Negative Externality in Singapore and The Economics Behind Sim Lim Scams

Negative Externality in Singapore
Uncover how we use Jover Chew and his scams to explain Negative Externality in Singapore!

Do you know that Economics can also be used to explain the rampant scans in Sim Lim Square? In particular, this is a classical example of negative externality in Singapore.

Despite being “famous” for the wrong reasons, these unscrupulous shops like ‪#‎mobileair still seem to be growing strong.

The following article provided a very good insight on why such unscrupulous still thrive despite building such a negative reputation for themselves:

The article is well written, but did not provide an Economics solution. So what are the viable economic tools out there to rectify the market failure problem of negative externality in Singapore?

1) Fine these unscrupulous shops – as a fine acts like a tax and forces the supplier to internalize the negative externality of “inconvenience and bad reputation” it brought to its neighbour shops, it will force these unscrupulous to think twice before committing such disgraceful and myopic act again.

2) Draconian measures like force closure of the shop – it serves like a “ban” and forces these unscrupulous shop owners out of business. However, it is not practical to do so as most of these shop owners own the physical shop itself. It is not possible to force them out of the business, especially when elections are coming up next year.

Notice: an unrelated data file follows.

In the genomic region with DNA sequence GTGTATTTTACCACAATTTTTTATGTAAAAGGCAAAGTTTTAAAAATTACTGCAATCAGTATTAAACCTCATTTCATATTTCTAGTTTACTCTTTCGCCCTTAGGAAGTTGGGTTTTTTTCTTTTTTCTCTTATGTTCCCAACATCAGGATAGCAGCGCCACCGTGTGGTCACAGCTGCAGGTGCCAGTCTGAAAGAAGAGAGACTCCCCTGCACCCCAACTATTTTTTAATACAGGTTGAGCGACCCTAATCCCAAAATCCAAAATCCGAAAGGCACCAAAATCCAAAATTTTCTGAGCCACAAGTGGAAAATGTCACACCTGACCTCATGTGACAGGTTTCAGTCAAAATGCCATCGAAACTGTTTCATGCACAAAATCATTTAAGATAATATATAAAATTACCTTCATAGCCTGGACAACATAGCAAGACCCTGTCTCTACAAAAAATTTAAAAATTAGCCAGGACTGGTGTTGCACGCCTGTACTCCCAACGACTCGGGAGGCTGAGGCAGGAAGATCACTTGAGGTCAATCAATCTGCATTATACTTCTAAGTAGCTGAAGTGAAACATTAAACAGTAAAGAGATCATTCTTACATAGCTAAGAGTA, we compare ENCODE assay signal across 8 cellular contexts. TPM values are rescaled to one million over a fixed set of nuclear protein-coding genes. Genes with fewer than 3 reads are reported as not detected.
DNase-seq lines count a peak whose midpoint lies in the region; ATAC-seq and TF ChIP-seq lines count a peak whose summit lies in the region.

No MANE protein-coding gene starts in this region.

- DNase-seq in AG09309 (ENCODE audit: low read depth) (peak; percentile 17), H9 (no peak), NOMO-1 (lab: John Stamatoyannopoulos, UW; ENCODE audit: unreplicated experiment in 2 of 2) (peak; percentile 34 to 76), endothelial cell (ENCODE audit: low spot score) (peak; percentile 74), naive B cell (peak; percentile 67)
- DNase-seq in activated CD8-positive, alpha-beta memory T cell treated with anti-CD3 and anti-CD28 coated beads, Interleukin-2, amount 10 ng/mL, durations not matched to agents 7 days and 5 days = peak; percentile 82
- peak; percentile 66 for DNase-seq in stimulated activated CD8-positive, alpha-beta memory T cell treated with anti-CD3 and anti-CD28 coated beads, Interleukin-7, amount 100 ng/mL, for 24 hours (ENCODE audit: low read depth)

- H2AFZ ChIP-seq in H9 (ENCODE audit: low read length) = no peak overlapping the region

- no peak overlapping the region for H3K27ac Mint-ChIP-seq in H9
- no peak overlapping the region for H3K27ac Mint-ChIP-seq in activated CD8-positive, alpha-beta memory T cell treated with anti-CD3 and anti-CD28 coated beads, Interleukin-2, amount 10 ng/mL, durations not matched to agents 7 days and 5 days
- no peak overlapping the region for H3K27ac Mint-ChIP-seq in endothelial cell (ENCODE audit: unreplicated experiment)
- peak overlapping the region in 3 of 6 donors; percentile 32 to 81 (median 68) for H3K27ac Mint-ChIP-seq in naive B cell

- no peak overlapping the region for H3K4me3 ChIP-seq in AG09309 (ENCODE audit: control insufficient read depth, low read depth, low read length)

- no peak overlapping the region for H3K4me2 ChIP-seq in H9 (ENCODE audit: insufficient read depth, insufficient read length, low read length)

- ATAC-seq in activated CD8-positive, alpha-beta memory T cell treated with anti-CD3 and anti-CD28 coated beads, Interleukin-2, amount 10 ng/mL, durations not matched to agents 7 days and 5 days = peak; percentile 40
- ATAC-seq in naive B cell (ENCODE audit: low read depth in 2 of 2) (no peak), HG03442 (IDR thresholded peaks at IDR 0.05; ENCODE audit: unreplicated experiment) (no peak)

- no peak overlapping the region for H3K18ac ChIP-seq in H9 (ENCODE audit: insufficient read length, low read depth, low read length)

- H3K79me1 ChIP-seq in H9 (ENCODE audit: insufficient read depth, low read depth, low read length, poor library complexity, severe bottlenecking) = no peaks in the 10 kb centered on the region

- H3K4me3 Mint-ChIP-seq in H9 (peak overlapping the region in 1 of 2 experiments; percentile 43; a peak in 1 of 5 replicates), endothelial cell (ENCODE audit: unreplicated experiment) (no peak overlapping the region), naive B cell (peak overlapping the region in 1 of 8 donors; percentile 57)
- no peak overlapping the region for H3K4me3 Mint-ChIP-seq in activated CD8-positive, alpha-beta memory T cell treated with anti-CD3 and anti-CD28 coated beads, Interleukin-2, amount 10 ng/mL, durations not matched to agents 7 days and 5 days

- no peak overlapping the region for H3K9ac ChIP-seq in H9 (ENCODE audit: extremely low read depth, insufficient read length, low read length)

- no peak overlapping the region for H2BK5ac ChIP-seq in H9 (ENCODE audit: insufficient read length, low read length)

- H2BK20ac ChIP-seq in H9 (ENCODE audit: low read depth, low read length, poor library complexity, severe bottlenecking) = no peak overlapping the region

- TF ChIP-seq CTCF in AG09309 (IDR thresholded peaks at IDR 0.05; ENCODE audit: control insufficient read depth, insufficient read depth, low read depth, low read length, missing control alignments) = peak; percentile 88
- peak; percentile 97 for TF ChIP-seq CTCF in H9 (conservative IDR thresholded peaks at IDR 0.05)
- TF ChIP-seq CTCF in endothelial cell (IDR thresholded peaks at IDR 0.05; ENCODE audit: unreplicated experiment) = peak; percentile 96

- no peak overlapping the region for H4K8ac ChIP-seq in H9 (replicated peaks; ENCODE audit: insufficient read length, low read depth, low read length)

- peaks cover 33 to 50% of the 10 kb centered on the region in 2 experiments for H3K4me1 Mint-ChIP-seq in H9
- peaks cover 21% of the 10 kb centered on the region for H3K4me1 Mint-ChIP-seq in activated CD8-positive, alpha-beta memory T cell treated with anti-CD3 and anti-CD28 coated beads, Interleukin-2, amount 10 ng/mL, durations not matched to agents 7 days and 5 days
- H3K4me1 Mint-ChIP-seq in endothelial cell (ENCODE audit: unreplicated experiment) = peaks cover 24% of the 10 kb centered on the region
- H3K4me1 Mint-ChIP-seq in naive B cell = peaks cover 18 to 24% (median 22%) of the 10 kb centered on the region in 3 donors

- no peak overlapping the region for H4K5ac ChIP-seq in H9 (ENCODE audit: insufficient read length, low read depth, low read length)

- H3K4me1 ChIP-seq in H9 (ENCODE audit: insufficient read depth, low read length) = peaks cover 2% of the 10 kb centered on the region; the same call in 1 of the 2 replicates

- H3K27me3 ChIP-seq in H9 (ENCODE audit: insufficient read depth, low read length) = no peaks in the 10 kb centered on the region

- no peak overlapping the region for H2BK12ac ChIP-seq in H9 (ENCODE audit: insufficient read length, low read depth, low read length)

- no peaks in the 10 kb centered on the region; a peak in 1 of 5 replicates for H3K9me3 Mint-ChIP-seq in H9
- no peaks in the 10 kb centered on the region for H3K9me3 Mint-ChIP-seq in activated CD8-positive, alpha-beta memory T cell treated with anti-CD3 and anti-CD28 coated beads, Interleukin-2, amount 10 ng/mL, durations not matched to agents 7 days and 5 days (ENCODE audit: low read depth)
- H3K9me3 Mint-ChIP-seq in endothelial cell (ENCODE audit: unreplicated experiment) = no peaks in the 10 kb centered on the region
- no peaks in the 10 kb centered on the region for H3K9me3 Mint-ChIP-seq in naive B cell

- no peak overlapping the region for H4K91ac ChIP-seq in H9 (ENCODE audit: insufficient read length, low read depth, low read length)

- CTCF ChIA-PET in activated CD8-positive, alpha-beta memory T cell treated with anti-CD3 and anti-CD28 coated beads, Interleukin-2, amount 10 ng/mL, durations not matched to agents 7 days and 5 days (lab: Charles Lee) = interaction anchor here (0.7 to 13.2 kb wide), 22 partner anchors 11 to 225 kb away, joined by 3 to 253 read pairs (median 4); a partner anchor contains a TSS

I am personally in favour of imposing hefty fines on such inconsiderate and unscrupulous shop owners. However, I believe this alone has limited effects and Singapore Tourism Board has a role to play in educating tourists the fine caveats when shopping in Sim Lim Square as a tourist.

Let’s see if #mobileair dares to be funny and pay its fine to the authorities in coins.

For coming year J2 students, we will be using regular examples like this to illustrate economics principles and make learning economics interesting and fun!